Every command in Linux starts a process at the time of its execution, which automatically gets terminated upon exiting the terminal. Suppose, you are executing programs over SSH and if the connection drops, the session will be terminated, all the executed processes will stop, and you may face a huge accidental crisis. In such cases, running commands in the background can be very helpful to the user and this is where nohup command comes into the picture. nohup (No Hang Up) is a command in Linux systems that runs the process even after logging out from the shell/terminal.
Usually, every process in Linux systems is sent a SIGHUP (Signal Hang UP) which is responsible for terminating the process after closing/exiting the terminal. Nohup command prevents the process from receiving this signal upon closing or exiting the terminal/shell. Once a job is started or executed using the nohup command, stdin will not be available to the user and nohup.out file is used as the default file for stdout and stderr. If the output of the nohup command is redirected to some other file, nohup.out file is not generated.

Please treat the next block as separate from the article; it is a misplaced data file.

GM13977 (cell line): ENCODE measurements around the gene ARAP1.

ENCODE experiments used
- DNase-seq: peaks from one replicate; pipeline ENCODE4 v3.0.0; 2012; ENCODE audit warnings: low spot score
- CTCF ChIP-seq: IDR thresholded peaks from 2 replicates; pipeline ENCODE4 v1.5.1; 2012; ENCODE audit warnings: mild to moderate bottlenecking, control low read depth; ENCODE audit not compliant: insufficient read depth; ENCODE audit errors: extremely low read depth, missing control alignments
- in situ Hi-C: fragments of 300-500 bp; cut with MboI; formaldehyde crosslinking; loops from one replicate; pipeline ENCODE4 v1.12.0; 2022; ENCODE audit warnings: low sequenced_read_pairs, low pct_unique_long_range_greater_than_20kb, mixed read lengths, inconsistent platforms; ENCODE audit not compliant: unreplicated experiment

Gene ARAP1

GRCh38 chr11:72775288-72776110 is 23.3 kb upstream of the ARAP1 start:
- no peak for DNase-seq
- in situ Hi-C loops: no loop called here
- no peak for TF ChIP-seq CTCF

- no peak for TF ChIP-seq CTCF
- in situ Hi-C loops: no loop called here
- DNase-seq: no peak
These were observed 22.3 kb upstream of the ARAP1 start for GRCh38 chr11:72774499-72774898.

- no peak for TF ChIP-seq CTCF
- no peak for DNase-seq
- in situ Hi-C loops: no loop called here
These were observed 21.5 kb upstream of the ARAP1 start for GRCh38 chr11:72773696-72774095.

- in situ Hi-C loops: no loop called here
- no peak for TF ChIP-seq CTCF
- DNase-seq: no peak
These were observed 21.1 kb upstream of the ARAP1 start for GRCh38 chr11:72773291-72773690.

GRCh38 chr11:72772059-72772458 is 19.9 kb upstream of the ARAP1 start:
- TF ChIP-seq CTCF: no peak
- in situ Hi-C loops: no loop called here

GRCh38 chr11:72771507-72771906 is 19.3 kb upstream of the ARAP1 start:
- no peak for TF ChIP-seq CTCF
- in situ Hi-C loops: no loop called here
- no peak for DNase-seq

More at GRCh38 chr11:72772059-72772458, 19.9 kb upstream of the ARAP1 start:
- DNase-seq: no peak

nohup command [command-argument ...]
Working with nohup command
1. Checking the version of Nohup:
The version of nohup command can be checked by using the following command.
$ nohup --version
2. To run a command in the foreground:
Runs the command in the foreground and redirects the command output to the nohup.out file if any redirecting filename is not mentioned.
$ nohup bash geekfile.sh
To redirect the output to the output.txt file:
$ nohup bash geekfile.sh > output.txt
3. To run a command in the background (with ‘&’):
To run the command in the background, the ‘&’ symbol is appended at the end of the command. After executing, it doesn’t return to the shell command prompt after running the command in the background. It can be brought back to the foreground with the fg command.
$ nohup bash geekfile.sh &
Note: The number within square brackets represents the job id and the number next to it is the process id.
4. To run multiple commands in the background:
nohup command can be used to run multiple commands in the background.
$ nohup bash -c 'commands'
$ nohup bash -c 'cal && ls'
Here, the output will be by default stored in nohup.out. To redirect it, type:
$ nohup bash -c 'commands' > filename.txt
$ nohup bash -c 'cal && ls' > output.txt
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